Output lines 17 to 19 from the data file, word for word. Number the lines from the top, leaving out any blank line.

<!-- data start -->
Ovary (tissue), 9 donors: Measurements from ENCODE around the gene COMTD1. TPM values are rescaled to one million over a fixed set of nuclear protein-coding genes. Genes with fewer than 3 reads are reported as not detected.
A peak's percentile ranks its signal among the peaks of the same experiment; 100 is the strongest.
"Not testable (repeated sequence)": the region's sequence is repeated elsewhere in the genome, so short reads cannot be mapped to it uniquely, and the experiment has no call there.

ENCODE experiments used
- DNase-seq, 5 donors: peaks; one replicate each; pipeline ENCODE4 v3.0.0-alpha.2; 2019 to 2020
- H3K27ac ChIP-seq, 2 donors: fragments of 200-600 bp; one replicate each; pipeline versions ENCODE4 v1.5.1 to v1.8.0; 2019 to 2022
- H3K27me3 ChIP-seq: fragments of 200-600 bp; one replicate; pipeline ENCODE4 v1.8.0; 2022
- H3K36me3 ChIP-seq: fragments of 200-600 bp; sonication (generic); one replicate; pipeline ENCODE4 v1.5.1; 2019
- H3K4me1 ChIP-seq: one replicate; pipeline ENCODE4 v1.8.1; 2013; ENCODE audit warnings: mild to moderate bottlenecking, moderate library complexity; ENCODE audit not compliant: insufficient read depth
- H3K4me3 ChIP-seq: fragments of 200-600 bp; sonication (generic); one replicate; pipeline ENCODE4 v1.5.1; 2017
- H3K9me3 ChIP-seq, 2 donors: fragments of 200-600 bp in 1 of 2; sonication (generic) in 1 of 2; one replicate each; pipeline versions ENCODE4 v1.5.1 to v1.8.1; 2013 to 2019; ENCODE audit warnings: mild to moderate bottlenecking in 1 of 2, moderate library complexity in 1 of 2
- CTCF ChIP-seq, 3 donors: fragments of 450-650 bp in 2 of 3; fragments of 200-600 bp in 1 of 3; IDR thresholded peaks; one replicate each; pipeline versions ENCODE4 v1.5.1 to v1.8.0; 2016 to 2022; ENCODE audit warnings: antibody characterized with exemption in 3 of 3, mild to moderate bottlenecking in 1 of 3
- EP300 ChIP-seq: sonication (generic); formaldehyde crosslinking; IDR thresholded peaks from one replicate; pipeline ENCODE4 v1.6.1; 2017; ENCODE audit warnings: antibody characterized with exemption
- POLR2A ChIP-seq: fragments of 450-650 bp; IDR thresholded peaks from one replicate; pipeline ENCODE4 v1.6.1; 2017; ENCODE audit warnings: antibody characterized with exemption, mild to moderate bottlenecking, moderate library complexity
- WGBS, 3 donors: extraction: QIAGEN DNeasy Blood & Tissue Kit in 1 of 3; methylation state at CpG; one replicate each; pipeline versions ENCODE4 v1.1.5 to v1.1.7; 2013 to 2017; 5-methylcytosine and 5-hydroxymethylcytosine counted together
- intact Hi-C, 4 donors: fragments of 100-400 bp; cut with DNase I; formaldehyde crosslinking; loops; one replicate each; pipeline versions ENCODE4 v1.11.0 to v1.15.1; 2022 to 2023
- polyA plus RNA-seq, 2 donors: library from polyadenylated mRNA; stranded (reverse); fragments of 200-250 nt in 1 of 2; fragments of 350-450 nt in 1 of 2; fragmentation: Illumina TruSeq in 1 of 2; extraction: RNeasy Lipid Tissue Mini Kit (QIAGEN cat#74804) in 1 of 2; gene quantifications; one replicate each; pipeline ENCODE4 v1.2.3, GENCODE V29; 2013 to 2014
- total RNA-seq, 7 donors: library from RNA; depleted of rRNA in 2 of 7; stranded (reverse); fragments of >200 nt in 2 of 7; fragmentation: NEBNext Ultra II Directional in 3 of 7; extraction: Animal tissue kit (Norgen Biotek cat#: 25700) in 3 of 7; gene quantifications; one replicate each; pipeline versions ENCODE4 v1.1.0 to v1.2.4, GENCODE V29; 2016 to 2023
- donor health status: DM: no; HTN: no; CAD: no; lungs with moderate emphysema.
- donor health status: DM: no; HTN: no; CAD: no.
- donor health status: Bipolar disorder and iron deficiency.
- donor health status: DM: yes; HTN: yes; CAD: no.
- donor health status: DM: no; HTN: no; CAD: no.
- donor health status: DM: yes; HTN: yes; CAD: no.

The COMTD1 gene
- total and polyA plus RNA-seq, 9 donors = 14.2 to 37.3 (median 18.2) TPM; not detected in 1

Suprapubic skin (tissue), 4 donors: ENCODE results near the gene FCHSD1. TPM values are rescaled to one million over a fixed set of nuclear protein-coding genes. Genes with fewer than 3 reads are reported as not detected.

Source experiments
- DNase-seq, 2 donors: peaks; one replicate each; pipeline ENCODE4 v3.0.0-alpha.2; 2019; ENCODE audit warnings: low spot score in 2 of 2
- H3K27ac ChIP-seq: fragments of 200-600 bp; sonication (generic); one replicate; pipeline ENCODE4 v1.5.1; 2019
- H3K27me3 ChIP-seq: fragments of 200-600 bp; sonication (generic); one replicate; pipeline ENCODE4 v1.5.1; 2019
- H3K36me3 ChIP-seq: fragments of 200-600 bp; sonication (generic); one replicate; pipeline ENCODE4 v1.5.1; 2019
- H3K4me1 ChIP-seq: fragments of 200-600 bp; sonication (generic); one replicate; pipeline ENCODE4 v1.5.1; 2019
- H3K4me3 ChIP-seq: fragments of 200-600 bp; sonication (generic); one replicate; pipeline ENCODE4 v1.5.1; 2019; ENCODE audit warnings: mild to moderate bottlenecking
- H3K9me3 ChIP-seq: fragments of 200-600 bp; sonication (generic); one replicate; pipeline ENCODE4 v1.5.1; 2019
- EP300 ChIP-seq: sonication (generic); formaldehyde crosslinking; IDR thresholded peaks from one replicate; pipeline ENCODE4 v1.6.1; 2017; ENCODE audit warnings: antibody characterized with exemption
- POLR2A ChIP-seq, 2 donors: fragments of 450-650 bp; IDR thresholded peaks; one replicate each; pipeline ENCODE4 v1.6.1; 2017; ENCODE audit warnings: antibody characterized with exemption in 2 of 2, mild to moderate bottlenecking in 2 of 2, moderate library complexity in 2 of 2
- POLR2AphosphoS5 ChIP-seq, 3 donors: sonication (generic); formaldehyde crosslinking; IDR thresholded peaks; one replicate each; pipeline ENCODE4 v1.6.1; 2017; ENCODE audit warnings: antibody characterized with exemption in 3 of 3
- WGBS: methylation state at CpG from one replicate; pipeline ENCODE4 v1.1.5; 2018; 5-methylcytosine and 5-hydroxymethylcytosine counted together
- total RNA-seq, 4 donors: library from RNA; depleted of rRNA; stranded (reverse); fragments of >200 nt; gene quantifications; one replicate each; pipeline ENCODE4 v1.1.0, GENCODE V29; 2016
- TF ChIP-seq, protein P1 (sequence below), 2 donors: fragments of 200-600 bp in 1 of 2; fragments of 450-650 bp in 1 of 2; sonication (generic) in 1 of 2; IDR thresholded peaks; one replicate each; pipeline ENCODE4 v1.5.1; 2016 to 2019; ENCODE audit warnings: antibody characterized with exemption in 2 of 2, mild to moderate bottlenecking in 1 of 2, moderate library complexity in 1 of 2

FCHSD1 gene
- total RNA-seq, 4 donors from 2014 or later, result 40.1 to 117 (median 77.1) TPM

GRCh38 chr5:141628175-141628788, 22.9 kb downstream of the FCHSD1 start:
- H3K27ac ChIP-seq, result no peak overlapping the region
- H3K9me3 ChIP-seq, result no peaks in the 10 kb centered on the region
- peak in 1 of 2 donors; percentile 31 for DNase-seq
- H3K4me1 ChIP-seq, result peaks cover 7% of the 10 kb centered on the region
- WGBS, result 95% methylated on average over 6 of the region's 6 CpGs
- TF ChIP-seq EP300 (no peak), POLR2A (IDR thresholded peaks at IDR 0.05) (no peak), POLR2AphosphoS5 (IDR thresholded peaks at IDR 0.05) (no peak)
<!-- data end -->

- polyA plus RNA-seq, 2 donors: library from polyadenylated mRNA; stranded (reverse); fragments of 200-250 nt in 1 of 2; fragments of 350-450 nt in 1 of 2; fragmentation: Illumina TruSeq in 1 of 2; extraction: RNeasy Lipid Tissue Mini Kit (QIAGEN cat#74804) in 1 of 2; gene quantifications; one replicate each; pipeline ENCODE4 v1.2.3, GENCODE V29; 2013 to 2014
- total RNA-seq, 7 donors: library from RNA; depleted of rRNA in 2 of 7; stranded (reverse); fragments of >200 nt in 2 of 7; fragmentation: NEBNext Ultra II Directional in 3 of 7; extraction: Animal tissue kit (Norgen Biotek cat#: 25700) in 3 of 7; gene quantifications; one replicate each; pipeline versions ENCODE4 v1.1.0 to v1.2.4, GENCODE V29; 2016 to 2023
- donor health status: DM: no; HTN: no; CAD: no; lungs with moderate emphysema.